February. In flight entertainment. The Kolsch was a standout. I liked this one. Yum!

I hope you like the artwork on the bottles and cans, because it will be better than the descriptions. If you’re lucky, perhaps you’ll be able to track down a few of these? To keep it really exciting, I’ll tell you my absolute clear winner and favourite at the end. Cheers!

March. We have lift off. A complete surprise how much I liked this one. Yum!
April. Brilliant Albeerta brew. Yum!
May. Berry good. Yum!
June! Off a cliff good. Yum!
July. A towering agricultural achievement. Yum!
August. A VIB dependable. Yup, I like this one. Yum!
September. I didn’t post any beer photos in September? Strange. Here’s some extra goodness from August. Yum!
October. Red, right, return. Lovely can, splendid beer. Yum!
November. Did I like this one? I almost cried the following week when there was no more in stock. Yum, sob.
December. Bought it for the label, was delighted at how good it was. Yum!

Well, what a variety. When I started this, I thought each month would be a pale ale – and it could have been – but it looks like we stepped outside our comfort zone to enjoy plenty of good ones. No sours, though.

My absolute favourite, even though I liked them all and there can be only one winner? Maybe for Wayne’s suggested award, the coveted Four Soaring Eagles and a Salmon? That goes to:

The Plains Breaker Wheat Ale! No, I meant The Grinch seasonal. Actually, the 33 Acres of Ocean West Coast Pale Ale. Or was it…

…Oh dear, I think further research/a recount is in order. It’s so 2020 to be unable to agree on a winner. Thanks for reading, and I hope you have a wonderful weekend!

A tangle

A tangle? A muddle? The Gordian knot? I don’t know about you, but I’m hoping this coming Tuesday reveals the beginning of the end of the current mess we’re in. No speedy solutions are available, but a few steps on the path to some sort of recovery would be nice.

A tangle

We spent last weekend far, far away from being able to access news coverage. We bobbed about on the (mercifully calm) water. Part of the weekend was designed as an opportunity for me to be at the helm, getting some wheel time, and remembering some of the things we were taught on our boat course last year. It was good to finally have a chance to put things into practice. If docking is a controlled crash, emphasis on crash, then I’ve mastered it. It was an aluminum boat, all good.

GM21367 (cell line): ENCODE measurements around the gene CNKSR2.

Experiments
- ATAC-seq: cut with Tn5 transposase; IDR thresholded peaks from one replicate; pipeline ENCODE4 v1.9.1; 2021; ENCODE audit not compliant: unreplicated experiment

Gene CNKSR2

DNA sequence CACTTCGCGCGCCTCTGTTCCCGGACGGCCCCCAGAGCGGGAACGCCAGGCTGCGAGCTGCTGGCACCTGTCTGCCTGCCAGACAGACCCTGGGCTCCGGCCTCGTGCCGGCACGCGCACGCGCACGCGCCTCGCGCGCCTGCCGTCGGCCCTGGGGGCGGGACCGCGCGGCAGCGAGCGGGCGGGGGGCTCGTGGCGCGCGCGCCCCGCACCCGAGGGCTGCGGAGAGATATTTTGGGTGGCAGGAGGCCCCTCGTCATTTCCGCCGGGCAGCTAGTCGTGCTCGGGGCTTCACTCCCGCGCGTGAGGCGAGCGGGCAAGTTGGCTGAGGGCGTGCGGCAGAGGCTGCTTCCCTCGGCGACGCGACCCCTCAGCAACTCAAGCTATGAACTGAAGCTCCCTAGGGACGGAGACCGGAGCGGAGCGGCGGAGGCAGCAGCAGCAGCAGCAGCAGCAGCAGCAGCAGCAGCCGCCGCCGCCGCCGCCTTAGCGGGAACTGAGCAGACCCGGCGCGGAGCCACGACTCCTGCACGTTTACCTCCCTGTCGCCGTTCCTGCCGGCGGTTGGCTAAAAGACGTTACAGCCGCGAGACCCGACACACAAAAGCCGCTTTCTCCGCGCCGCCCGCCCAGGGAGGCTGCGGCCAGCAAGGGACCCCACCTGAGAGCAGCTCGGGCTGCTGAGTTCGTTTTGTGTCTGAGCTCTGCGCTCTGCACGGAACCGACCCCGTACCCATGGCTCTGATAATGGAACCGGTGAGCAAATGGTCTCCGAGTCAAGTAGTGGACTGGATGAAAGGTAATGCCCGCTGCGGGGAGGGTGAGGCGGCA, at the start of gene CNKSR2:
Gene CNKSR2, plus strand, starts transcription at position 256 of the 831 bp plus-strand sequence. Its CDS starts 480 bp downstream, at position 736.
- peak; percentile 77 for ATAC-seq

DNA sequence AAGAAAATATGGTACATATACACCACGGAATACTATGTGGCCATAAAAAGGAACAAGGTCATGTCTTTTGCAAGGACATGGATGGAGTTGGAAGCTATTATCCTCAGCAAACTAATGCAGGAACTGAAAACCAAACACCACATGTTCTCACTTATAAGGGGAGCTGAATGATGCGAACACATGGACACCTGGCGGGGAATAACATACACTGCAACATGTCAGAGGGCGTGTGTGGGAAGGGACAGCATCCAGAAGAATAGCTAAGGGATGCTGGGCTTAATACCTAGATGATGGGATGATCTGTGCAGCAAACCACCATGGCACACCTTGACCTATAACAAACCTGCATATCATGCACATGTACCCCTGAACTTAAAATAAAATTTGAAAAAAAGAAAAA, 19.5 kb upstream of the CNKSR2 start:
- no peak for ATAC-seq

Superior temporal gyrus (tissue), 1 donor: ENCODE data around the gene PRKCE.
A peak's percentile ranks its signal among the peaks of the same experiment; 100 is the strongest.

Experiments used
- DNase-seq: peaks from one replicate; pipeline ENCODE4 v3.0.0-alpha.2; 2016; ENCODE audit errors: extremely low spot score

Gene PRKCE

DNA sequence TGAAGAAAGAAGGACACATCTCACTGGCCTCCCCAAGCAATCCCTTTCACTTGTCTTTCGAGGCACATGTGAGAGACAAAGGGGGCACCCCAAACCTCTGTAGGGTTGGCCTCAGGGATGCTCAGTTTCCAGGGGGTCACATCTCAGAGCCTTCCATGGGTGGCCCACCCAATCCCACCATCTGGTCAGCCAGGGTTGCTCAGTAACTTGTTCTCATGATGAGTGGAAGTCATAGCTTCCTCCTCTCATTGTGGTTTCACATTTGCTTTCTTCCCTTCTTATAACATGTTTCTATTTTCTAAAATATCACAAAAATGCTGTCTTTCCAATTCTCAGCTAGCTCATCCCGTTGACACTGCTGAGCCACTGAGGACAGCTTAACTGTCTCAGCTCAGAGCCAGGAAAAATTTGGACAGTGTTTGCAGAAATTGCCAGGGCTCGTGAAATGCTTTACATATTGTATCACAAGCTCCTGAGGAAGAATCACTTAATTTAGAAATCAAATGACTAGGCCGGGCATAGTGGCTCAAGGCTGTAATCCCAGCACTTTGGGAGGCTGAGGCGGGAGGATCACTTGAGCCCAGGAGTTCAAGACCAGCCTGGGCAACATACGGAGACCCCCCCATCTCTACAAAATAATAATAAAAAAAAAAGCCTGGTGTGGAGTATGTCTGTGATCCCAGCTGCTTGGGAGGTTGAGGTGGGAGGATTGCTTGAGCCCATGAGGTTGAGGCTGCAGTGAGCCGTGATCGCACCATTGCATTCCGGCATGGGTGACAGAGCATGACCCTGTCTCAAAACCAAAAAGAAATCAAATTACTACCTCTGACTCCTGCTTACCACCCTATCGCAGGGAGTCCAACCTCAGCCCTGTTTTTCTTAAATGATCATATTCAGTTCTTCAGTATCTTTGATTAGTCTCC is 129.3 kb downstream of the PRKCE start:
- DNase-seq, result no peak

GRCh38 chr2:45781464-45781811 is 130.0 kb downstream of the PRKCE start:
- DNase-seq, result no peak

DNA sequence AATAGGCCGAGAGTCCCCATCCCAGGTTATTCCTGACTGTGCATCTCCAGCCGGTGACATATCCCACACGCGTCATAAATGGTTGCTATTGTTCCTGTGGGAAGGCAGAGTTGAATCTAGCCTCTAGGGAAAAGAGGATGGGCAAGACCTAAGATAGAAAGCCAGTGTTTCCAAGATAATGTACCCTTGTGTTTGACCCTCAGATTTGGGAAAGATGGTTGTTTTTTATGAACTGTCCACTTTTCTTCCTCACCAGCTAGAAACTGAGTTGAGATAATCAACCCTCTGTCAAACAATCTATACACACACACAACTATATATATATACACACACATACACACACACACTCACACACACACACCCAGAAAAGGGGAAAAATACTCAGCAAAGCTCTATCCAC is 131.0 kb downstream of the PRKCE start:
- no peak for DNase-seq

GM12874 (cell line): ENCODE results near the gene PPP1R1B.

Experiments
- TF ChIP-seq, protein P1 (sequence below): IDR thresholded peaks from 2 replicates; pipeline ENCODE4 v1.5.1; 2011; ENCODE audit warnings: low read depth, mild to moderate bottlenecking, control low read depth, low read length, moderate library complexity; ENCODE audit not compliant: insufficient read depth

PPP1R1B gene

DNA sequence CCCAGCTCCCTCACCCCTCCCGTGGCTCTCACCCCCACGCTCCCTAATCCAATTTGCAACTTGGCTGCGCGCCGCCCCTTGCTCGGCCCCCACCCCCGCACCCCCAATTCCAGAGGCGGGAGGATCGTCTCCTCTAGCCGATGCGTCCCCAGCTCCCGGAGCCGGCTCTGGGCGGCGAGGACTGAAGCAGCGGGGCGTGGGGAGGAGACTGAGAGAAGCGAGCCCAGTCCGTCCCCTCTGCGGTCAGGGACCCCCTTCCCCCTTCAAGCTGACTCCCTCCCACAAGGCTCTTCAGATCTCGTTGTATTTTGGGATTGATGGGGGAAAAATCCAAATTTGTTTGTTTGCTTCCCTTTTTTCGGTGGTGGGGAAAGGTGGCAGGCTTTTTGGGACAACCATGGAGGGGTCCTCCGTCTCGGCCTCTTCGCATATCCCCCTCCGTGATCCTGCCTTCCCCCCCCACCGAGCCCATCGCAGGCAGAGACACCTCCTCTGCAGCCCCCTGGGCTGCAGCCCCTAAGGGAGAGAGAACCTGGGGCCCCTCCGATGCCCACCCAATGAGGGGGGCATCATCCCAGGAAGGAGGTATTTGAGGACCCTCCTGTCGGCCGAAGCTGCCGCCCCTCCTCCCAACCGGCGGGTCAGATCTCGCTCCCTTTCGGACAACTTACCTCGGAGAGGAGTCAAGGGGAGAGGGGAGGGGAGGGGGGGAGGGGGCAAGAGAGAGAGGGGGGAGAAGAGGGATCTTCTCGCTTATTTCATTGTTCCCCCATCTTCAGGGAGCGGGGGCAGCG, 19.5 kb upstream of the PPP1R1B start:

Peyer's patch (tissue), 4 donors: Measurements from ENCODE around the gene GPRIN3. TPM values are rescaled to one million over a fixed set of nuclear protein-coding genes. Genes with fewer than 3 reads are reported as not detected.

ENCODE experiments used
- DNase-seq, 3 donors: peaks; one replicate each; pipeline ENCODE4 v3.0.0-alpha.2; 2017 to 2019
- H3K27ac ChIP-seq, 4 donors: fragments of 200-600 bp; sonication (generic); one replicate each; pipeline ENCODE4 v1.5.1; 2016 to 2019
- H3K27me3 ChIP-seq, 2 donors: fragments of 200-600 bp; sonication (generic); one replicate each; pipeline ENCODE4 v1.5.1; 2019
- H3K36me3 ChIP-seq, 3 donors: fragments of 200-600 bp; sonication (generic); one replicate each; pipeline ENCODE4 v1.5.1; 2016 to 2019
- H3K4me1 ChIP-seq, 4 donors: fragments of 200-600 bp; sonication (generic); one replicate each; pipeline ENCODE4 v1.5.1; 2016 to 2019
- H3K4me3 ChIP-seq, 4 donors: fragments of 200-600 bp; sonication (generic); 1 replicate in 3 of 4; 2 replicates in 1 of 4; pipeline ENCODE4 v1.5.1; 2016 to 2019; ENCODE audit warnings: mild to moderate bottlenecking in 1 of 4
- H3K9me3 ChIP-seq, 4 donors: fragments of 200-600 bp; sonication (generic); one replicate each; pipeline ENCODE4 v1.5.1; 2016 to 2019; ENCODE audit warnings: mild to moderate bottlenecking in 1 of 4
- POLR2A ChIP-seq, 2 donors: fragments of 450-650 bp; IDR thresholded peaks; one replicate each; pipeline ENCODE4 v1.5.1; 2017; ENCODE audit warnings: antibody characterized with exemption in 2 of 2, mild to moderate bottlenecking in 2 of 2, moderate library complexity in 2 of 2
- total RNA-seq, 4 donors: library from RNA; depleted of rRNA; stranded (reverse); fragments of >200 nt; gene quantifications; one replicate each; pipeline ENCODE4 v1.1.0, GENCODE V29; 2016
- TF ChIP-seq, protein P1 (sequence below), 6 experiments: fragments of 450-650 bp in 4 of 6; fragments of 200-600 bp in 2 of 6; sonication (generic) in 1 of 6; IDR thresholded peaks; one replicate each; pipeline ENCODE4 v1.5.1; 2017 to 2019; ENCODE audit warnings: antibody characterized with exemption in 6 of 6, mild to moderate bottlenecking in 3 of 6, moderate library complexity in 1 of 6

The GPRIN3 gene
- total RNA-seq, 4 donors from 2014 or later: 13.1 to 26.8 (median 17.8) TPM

“Who’s steering in there?” Note the glum PlaidCamper expression, as he contemplates the worst for next Tuesday. No, surely not?

We pulled up to an old US Army barge, and leapt aboard to examine the piled up treasures. An abandoned boat, fishing nets, old tarps, holed floats, assorted girders and planks, a wood burning stove, and rope. So much rope. Bear scat too, so an inquisitive bruin must have decided to swim out and see if there was anything good to eat? Didn’t seem to be anything obviously tasty. Nothing left over by the bears. Waste not.

Abandoned

A short piece this week as I gird myself for Tuesday evening – I’m planning on watching/reading/listening to as many reports as possible (I know, I know, not good, but I won’t be able to resist), hoping and hoping that this particular political nightmare is coming to an end. Even though it will be a school night, and way past my bedtime, I’m going to have a beer, either in celebration or commiseration. Fingers crossed the four year uncontrolled crash is almost over, and we can pick ourselves up, mentally speaking, untangle the confusion, and look forward to better days ahead.

Well, this needs sorting! (Nicely docked aluminum boat to the side there. Controlled, I’d say…)

Thanks for reading, and I hope you have a wonderful weekend!

Some calm

I’m writing this on Thursday, debating whether I’ve got the patience to watch the next and, mercifully, last debate. Debate? Did you see/hear the last one? Then you’ll know what I mean!

Thursday morning, outdoor calm – this was our transport last time out

Anyway, debate viewing or not, at least we’ll continue to enjoy some outdoor calm. We’ve had a few blustery days of late, but we’re in a slightly more settled period right now. Morning and afternoon walks with Scout have been pleasant. Calm water, a few clouds, a touch of fog, and colourful leaves holding on for now.

Hints of acceptable orange

Holding on for now. I hope our southern friends and neighbours can hold on for just over another week, and then find it within themselves to vote for some calm, even if not so inspired by Uncle Joe. I mean, look at the current fellow and ask yourself if that’s really what the world would enjoy the next four years?

So, if all goes well, perhaps the future will be a lesser shade of angry orange? It’s the hope that kills you, isn’t it? Please, please, please, please…

Cool, calm and a boat collection